Vidya, on Sep 29 2010, 10:13 AM, said:
The point you're missing is the one I called most important. Building through the system and then selling the players before they reach free agency is one thing. Holding on to those players and signing them to long term contracts is a totally different thing. Organizations can increase their chances of success greatly by doing that. That's what the Twins are trying to do right now. It's what the Indians have done in the past. It's what the Brewers were hoping to do. The Rays have a new stadium in the works, and I'm sure that's their plan as well. It's very likely that the Rangers will follow that plan as well.
The Mariners have already signaled that's their plan with the long term contract they've given Felix. While they have cut salary, the Mariners did sign Figgins last winter to a long term contract. To claim that the Mariners are following the Marlins or even the A's model is just not right.
Free agency has shown that it is the most expensive way to build a winning franchise. That's why players under team control for many years are valued so highly right now. Even the Yankees are focusing on retaining their own players. They haven't abandoned the FA market, but it's not their primary source of new talent. With the new cable contracts, the downward trend on free agent contracts will very likely reverse, but teams will still be looking at their own talent first.
No I don't think I'm missing your point whatsoever. In fact, I'd say that in many ways you, Taro, and myself are saying essentially the exact SAME thing.
I wholeheartedly agree that the model that SHOULD be followed is to:
Build your club primarily through your own minor league system. That is how the clubs that are currently successful out there are achieving that success (and it's the model that has historically been the most successful as well) -- i.e. the Twins, the Rays, the Reds, the Braves, the Indians in the past, and yes, even the Yankees.
Hold on to your own players by signing them to long term contracts (though an organization has to be discerning about that one.) Just because you developed player X doesn't mean that there might not be a better option out there, either in your own system or in someone else's system or roster. That's the point where you decide whether to trade that player or simply let him walk in Free Agency.
(and the last resort option) Look to supplement your roster through Free Agency.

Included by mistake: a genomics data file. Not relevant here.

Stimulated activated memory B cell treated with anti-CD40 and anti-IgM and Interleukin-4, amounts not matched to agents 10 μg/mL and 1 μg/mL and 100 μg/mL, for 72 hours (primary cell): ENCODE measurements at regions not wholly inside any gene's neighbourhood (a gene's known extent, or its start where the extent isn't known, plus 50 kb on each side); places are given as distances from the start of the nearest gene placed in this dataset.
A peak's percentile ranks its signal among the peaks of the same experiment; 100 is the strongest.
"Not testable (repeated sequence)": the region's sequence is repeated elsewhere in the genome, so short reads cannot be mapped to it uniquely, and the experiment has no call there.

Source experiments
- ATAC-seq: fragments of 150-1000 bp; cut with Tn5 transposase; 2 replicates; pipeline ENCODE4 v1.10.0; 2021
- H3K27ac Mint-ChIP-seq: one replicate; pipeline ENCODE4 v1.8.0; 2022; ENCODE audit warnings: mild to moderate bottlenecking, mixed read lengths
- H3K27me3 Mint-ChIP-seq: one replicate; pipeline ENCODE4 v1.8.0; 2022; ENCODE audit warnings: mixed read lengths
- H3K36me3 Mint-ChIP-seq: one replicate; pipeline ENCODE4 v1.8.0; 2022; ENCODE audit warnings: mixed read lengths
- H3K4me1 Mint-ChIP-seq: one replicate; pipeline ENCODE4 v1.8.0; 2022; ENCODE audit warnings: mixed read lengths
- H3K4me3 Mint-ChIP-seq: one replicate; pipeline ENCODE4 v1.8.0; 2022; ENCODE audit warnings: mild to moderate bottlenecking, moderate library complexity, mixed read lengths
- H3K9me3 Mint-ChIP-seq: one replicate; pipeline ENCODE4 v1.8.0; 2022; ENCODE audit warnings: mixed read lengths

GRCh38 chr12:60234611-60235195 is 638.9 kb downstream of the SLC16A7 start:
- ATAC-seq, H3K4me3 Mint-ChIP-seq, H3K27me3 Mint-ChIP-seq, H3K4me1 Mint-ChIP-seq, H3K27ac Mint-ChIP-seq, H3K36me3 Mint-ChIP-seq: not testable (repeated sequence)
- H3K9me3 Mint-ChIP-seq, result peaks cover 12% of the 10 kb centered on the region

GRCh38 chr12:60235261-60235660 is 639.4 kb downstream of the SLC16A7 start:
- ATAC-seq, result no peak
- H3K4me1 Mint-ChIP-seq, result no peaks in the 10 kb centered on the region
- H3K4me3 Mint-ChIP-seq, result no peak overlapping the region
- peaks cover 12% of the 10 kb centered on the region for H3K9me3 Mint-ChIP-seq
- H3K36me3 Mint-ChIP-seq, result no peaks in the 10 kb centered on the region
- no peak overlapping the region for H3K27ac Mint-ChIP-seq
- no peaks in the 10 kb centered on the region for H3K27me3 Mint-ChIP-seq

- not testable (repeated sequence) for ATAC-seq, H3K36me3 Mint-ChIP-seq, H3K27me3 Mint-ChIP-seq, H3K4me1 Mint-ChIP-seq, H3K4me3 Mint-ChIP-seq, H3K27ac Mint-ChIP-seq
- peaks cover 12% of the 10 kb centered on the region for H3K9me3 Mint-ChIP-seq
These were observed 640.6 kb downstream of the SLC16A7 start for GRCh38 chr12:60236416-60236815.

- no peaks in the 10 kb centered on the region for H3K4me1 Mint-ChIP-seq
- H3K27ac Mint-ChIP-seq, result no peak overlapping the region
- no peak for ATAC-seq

If I may be permitted to do so, I'll cite one of the wisest men of all times, Solomon, who said that the wise man would "...avoid all extremes." (Ecclesiastes 7:8) That's what I was trying to say -- the club that builds wisely tries to avoid the extremes ...
At one extreme, you've got teams like the Marlins and the A's -- teams that have always looked to keep overhead costs low by perpetually selling off players in order to keep player payroll down. That's precisely what the Marlins did following their World Series win in 1997.
At the other extreme, you've got teams like the Yankees of a few years ago, the Mets, the Red Sox (at times), the Dodgers, and even the Cubs. Though those teams DO develop their own minor league talent as well, those teams have many times in the past, and will do so many more times in the future, signed guys to gluttonous-sized contracts (which then has a trickle down effect for the entire FA market.) What happens when your high priced Free Agent signing doesn't pan out as you'd hoped? (i.e. Carlos Silva, Milton Bradley, Richie Sexson, etc.) A great example of that kind of extreme were the Mariners under Bill Bavasi. We all saw how building your team by primarily using expensive veterans worked out.
Both extremes have consequences. The teams that have historically been the most successful are the ones who are somewhat in the middle -- and who do a bit of both. Balance is the key.
My use of the Marlins was merely a cautionary tale and an example of one extreme. I wasn't saying that the Mariners are following that model (at least I sincerely hope we don't go down that path.) I believe that the Mariners are on the right path now, looking to build this club through its own minor league system. After all, that's how the 1995 club and the teams that were dominant through the 2001 season happened -- mostly via our own system. But given the current state of the club, I would also contend that the Mariners HAVE to look to supplement their roster through FA in order to stop the exodus of fans from Safeco and the resulting loss of revenue. They've just got to be smart about it and to give Jack Z both the autonomy and the resources to do his job.
This post has been edited by Mariner Analyst: 30 September 2010 - 05:19 AM